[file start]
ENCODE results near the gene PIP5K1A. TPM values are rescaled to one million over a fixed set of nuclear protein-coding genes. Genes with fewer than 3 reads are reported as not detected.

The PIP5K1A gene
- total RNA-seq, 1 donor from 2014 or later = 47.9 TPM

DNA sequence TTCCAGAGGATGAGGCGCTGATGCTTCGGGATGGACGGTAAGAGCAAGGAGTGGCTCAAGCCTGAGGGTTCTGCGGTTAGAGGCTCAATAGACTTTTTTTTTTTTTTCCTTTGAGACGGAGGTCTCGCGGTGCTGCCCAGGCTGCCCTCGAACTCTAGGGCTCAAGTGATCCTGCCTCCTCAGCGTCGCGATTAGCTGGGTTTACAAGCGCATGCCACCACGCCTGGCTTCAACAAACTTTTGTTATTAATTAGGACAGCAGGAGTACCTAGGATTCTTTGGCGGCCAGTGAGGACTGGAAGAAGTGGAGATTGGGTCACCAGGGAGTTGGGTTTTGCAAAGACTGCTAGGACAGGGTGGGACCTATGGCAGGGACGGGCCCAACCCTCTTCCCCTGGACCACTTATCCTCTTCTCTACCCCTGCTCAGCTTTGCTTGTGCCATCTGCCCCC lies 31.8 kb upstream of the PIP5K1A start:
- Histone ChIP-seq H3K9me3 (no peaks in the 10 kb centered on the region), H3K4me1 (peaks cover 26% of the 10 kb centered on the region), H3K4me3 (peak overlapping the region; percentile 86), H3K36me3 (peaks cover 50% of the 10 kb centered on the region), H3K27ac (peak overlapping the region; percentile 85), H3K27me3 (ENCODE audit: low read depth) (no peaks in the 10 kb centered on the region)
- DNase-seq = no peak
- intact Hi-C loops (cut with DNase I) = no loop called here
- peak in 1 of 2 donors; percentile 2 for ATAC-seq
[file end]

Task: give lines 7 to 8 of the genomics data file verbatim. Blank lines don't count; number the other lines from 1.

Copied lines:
- intact Hi-C loops (cut with DNase I) = no loop called here
- peak in 1 of 2 donors; percentile 2 for ATAC-seq